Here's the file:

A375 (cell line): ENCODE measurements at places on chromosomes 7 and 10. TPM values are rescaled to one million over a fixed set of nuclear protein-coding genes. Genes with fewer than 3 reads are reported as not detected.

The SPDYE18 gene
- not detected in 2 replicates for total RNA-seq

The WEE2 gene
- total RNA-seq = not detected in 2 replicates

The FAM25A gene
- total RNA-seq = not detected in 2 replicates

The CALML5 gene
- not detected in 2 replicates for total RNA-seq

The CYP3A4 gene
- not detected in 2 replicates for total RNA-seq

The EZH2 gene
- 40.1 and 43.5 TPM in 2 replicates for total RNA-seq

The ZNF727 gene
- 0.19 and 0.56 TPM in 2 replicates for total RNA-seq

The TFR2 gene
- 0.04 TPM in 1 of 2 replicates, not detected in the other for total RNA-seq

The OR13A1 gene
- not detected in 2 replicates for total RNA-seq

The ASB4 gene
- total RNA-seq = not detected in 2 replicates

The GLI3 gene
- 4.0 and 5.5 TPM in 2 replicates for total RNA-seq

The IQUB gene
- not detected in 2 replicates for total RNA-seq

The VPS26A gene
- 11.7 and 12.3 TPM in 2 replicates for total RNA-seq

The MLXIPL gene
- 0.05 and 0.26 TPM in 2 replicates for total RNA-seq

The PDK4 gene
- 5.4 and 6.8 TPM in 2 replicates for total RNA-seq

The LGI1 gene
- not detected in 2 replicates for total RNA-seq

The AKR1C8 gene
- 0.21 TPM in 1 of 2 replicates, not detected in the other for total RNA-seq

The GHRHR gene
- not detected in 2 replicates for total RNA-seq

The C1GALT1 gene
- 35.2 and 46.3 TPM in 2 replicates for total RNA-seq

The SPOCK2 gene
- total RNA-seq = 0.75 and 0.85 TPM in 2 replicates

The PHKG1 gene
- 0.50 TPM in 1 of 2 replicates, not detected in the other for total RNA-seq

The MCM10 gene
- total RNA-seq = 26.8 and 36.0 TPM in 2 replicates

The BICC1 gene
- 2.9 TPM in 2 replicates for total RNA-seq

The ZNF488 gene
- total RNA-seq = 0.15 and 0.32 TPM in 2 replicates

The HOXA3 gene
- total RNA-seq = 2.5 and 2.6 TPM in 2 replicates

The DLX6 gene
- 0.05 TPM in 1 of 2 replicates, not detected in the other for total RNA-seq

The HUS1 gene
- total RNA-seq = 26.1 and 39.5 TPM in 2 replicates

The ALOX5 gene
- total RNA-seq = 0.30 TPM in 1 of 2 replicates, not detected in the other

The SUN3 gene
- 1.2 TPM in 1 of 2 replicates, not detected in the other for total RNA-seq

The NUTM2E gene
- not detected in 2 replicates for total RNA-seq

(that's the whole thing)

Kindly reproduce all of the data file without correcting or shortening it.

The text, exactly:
A375 (cell line): ENCODE measurements at places on chromosomes 7 and 10. TPM values are rescaled to one million over a fixed set of nuclear protein-coding genes. Genes with fewer than 3 reads are reported as not detected.

The SPDYE18 gene
- not detected in 2 replicates for total RNA-seq

The WEE2 gene
- total RNA-seq = not detected in 2 replicates

The FAM25A gene
- total RNA-seq = not detected in 2 replicates

The CALML5 gene
- not detected in 2 replicates for total RNA-seq

The CYP3A4 gene
- not detected in 2 replicates for total RNA-seq

The EZH2 gene
- 40.1 and 43.5 TPM in 2 replicates for total RNA-seq

The ZNF727 gene
- 0.19 and 0.56 TPM in 2 replicates for total RNA-seq

The TFR2 gene
- 0.04 TPM in 1 of 2 replicates, not detected in the other for total RNA-seq

The OR13A1 gene
- not detected in 2 replicates for total RNA-seq

The ASB4 gene
- total RNA-seq = not detected in 2 replicates

The GLI3 gene
- 4.0 and 5.5 TPM in 2 replicates for total RNA-seq

The IQUB gene
- not detected in 2 replicates for total RNA-seq

The VPS26A gene
- 11.7 and 12.3 TPM in 2 replicates for total RNA-seq

The MLXIPL gene
- 0.05 and 0.26 TPM in 2 replicates for total RNA-seq

The PDK4 gene
- 5.4 and 6.8 TPM in 2 replicates for total RNA-seq

The LGI1 gene
- not detected in 2 replicates for total RNA-seq

The AKR1C8 gene
- 0.21 TPM in 1 of 2 replicates, not detected in the other for total RNA-seq

The GHRHR gene
- not detected in 2 replicates for total RNA-seq

The C1GALT1 gene
- 35.2 and 46.3 TPM in 2 replicates for total RNA-seq

The SPOCK2 gene
- total RNA-seq = 0.75 and 0.85 TPM in 2 replicates

The PHKG1 gene
- 0.50 TPM in 1 of 2 replicates, not detected in the other for total RNA-seq

The MCM10 gene
- total RNA-seq = 26.8 and 36.0 TPM in 2 replicates

The BICC1 gene
- 2.9 TPM in 2 replicates for total RNA-seq

The ZNF488 gene
- total RNA-seq = 0.15 and 0.32 TPM in 2 replicates

The HOXA3 gene
- total RNA-seq = 2.5 and 2.6 TPM in 2 replicates

The DLX6 gene
- 0.05 TPM in 1 of 2 replicates, not detected in the other for total RNA-seq

The HUS1 gene
- total RNA-seq = 26.1 and 39.5 TPM in 2 replicates

The ALOX5 gene
- total RNA-seq = 0.30 TPM in 1 of 2 replicates, not detected in the other

The SUN3 gene
- 1.2 TPM in 1 of 2 replicates, not detected in the other for total RNA-seq

The NUTM2E gene
- not detected in 2 replicates for total RNA-seq